Diferences in family ritualization: implications for family functioning and the separation and adjustment of late adolescents
Hale, Karla K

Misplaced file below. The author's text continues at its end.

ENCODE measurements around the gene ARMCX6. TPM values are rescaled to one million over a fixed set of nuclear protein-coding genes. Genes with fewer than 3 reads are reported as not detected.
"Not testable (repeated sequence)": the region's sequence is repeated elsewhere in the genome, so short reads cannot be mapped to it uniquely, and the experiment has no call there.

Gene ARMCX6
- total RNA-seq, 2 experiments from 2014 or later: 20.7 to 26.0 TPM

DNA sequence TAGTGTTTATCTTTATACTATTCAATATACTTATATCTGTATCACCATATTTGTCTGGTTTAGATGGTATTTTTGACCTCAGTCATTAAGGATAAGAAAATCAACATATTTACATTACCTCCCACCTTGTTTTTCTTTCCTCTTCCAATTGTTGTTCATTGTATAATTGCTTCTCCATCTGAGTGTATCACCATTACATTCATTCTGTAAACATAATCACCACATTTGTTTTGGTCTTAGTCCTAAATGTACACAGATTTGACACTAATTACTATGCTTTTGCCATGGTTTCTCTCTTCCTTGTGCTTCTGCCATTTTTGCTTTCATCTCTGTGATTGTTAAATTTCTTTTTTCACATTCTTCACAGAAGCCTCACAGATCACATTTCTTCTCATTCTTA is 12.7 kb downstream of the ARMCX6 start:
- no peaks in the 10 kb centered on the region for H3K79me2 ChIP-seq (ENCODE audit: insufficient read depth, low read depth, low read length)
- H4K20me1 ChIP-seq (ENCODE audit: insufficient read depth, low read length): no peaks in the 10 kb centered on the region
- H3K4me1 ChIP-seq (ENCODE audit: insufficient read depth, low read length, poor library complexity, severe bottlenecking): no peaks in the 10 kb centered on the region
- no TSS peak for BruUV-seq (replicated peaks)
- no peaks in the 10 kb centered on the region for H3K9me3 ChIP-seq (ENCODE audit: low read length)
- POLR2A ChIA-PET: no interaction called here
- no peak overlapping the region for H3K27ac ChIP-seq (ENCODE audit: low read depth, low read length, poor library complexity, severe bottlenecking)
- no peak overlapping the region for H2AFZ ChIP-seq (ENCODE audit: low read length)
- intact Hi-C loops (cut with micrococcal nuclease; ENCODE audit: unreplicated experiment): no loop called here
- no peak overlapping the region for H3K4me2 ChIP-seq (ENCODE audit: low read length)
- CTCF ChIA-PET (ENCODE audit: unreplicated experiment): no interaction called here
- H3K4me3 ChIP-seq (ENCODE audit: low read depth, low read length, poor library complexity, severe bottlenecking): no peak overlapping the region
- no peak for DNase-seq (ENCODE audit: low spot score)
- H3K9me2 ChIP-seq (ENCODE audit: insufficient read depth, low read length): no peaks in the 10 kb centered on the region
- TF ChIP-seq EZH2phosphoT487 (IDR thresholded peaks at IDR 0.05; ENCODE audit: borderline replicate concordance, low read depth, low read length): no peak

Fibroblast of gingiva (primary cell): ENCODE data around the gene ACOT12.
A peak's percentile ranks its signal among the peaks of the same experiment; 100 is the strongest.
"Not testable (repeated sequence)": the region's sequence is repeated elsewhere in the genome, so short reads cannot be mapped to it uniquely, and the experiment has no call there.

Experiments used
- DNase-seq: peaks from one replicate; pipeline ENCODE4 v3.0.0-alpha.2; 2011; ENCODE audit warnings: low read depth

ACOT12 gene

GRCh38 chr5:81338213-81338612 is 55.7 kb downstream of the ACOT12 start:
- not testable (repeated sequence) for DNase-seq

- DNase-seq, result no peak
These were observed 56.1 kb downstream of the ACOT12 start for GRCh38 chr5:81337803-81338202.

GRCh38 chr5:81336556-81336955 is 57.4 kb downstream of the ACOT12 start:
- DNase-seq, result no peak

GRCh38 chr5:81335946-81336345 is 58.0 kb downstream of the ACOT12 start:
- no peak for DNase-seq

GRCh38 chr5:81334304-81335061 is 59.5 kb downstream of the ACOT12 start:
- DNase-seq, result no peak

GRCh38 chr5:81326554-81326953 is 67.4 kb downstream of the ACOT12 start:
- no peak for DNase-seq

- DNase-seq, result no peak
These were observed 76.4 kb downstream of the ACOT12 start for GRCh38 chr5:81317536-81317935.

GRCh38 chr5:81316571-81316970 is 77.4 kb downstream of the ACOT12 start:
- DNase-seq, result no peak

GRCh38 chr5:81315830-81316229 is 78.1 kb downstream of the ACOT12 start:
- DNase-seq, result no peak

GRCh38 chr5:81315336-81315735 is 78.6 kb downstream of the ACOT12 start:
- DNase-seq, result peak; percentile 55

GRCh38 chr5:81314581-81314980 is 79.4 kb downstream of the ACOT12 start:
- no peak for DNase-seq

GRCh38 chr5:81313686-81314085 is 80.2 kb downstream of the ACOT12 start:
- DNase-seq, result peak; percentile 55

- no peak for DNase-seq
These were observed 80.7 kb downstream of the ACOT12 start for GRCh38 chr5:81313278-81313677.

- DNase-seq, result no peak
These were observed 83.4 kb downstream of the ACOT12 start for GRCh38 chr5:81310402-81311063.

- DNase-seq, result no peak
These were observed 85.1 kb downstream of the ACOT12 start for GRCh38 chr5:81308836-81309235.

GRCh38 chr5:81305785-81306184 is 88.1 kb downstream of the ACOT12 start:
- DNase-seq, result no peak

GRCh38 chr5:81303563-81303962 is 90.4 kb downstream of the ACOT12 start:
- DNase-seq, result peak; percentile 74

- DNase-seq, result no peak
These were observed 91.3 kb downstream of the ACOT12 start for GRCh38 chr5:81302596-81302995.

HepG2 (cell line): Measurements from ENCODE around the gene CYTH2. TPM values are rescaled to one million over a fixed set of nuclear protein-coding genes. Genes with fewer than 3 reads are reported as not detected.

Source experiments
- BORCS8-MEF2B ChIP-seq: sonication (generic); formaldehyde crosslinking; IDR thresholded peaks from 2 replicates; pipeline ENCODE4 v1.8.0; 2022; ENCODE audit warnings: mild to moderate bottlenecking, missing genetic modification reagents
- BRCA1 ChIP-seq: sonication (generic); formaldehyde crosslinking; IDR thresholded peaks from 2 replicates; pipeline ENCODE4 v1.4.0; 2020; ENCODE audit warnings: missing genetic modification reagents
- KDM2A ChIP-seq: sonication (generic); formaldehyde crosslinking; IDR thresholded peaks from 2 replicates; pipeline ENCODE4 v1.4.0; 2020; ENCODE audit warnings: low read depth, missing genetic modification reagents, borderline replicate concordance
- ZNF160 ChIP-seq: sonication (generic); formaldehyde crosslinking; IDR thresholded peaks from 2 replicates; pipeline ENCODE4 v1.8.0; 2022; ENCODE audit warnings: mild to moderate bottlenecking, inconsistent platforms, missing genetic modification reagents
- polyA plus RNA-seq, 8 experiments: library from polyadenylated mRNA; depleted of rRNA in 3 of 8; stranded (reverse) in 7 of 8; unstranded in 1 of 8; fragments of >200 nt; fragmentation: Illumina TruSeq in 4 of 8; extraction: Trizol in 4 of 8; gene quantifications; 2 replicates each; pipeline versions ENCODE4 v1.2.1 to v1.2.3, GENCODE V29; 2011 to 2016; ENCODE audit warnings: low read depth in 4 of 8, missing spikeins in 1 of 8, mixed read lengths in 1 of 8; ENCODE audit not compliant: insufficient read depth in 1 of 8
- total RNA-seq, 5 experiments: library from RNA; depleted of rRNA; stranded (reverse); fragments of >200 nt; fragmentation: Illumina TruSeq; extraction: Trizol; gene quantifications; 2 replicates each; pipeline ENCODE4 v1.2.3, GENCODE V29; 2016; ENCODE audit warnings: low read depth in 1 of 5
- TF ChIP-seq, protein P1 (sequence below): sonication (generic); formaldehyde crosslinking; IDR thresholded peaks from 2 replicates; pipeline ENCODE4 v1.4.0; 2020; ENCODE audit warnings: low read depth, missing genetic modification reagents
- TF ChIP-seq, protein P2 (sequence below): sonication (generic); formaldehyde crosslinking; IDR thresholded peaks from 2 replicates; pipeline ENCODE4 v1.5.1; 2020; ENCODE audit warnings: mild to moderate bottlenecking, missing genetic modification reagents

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Studies have shown that an emphasis on family rituals may serve the family by promoting cohesiveness, protecting and stabilizing the family during periods of stress and crisis, and fostering and maintaining the family identity. Several family researchers have concluded that family health and strength go hand and hand with a family's establishing a valued set of rituals and traditions. Some theorists have also suggested that rituals provide benefits for the individual members in providing a link with the family during the process of adolescent separation and autonomy development. The present study tested five hypotheses using a sample of 152 male and 183 female freshman college students, late adolescents in the process of separating from their families. These students completed the Family Rituals Measure which assesses ritualization in terms of the importance given to rituals and the flexible adaptation of the rituals practiced. Measures of family cohesion, family functioning, psychological separation, and college adjustment were also administered. Canonical correlations were conducted to assess the effects of ritual commitment and flexibility on the level of cohesion and overall functioning of the family, and on the successful separation and adjustment of members leaving the family. The results indicated that frequency of ritualization, importance placed on rituals, and the flexibility of rituals were all positively associated with family cohesion and healthy functioning, correlating with expressiveness, organization, and low family conflict. Family ritualization was not highly predictive of psychological separateness or college adjustment. However, the combination of ritual commitment and flexibility with healthy family functioning produced a significant association with psychological separation, with conflicting subscale results. These conflicting results concerning the assessment of psychological separation and the role of rituals in the separation process are discussed. Conclusions are drawn regarding the benefits of rituals for the family and individual members based on the findings, with suggestions for further research.